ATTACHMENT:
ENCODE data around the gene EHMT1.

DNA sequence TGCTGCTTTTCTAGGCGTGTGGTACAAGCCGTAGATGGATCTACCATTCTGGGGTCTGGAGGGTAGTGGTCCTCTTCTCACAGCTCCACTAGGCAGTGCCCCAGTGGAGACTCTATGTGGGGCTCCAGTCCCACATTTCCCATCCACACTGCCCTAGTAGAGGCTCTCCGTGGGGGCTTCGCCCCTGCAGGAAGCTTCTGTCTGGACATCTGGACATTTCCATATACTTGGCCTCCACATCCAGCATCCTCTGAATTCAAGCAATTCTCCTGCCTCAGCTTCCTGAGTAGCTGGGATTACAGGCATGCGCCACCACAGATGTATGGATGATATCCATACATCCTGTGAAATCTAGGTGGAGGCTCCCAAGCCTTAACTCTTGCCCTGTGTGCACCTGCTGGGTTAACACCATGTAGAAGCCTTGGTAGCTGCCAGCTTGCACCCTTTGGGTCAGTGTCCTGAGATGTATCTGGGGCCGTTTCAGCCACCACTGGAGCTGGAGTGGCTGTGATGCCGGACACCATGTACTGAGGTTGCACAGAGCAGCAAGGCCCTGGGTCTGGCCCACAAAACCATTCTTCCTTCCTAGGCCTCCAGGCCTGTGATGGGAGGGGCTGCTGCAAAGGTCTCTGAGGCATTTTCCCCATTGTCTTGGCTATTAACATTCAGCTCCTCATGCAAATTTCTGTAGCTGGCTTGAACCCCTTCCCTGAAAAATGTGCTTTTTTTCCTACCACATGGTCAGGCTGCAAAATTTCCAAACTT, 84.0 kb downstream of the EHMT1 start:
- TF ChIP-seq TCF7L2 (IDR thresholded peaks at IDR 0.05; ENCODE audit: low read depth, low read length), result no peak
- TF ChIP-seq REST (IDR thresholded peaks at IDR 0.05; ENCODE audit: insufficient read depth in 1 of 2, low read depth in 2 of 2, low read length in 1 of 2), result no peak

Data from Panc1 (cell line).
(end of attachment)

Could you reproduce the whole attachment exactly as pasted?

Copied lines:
ENCODE data around the gene EHMT1.

DNA sequence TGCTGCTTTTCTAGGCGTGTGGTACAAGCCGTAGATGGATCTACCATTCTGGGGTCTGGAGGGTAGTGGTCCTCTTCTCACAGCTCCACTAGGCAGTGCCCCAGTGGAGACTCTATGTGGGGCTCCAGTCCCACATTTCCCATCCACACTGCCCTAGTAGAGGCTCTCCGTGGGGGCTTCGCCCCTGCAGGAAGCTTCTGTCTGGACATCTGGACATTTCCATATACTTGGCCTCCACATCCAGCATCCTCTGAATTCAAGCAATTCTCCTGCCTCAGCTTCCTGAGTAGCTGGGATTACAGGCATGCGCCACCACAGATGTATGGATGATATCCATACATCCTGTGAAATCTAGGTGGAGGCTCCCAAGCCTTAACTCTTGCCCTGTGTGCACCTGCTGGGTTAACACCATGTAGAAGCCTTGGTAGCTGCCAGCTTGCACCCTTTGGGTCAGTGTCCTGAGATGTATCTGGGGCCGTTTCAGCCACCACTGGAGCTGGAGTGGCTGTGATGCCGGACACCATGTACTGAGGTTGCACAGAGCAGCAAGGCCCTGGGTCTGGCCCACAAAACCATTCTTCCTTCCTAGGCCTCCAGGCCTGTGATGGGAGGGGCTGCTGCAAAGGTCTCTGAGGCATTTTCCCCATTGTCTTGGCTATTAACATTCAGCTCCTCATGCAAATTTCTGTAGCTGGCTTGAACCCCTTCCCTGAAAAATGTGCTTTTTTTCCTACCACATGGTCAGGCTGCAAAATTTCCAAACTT, 84.0 kb downstream of the EHMT1 start:
- TF ChIP-seq TCF7L2 (IDR thresholded peaks at IDR 0.05; ENCODE audit: low read depth, low read length), result no peak
- TF ChIP-seq REST (IDR thresholded peaks at IDR 0.05; ENCODE audit: insufficient read depth in 1 of 2, low read depth in 2 of 2, low read length in 1 of 2), result no peak

Data from Panc1 (cell line).